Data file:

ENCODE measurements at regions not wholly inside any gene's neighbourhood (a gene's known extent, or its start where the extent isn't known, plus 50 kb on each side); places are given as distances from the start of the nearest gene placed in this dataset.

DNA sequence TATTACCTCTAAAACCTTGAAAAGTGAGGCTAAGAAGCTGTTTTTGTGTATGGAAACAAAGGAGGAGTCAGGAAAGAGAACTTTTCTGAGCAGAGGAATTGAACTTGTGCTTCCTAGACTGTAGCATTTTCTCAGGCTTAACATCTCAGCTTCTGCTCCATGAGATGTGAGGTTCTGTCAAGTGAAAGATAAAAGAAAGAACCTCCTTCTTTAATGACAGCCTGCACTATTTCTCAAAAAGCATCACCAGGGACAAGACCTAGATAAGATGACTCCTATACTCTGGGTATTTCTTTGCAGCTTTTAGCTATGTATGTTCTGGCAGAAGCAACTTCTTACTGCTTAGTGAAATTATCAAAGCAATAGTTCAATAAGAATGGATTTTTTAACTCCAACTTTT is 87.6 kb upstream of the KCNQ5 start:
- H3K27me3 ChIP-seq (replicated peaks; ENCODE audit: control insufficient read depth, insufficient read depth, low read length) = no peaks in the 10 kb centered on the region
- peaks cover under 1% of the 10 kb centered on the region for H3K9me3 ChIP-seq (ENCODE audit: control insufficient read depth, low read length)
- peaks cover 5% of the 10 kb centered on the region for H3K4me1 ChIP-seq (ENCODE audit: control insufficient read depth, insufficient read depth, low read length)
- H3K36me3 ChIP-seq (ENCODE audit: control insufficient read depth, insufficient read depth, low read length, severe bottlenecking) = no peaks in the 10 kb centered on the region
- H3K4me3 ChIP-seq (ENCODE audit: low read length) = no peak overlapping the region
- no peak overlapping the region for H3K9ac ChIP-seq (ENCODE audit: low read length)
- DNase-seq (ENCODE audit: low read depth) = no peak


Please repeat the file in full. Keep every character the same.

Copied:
ENCODE measurements at regions not wholly inside any gene's neighbourhood (a gene's known extent, or its start where the extent isn't known, plus 50 kb on each side); places are given as distances from the start of the nearest gene placed in this dataset.

DNA sequence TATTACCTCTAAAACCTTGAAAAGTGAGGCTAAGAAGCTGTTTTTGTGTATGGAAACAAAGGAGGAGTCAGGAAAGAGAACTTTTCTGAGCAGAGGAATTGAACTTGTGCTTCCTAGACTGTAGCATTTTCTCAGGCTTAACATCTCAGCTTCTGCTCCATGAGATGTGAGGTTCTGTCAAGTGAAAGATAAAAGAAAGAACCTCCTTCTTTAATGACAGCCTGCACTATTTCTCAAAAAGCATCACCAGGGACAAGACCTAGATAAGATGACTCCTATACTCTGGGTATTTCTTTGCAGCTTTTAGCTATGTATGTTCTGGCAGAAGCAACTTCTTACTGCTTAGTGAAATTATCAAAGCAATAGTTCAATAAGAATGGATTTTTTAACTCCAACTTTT is 87.6 kb upstream of the KCNQ5 start:
- H3K27me3 ChIP-seq (replicated peaks; ENCODE audit: control insufficient read depth, insufficient read depth, low read length) = no peaks in the 10 kb centered on the region
- peaks cover under 1% of the 10 kb centered on the region for H3K9me3 ChIP-seq (ENCODE audit: control insufficient read depth, low read length)
- peaks cover 5% of the 10 kb centered on the region for H3K4me1 ChIP-seq (ENCODE audit: control insufficient read depth, insufficient read depth, low read length)
- H3K36me3 ChIP-seq (ENCODE audit: control insufficient read depth, insufficient read depth, low read length, severe bottlenecking) = no peaks in the 10 kb centered on the region
- H3K4me3 ChIP-seq (ENCODE audit: low read length) = no peak overlapping the region
- no peak overlapping the region for H3K9ac ChIP-seq (ENCODE audit: low read length)
- DNase-seq (ENCODE audit: low read depth) = no peak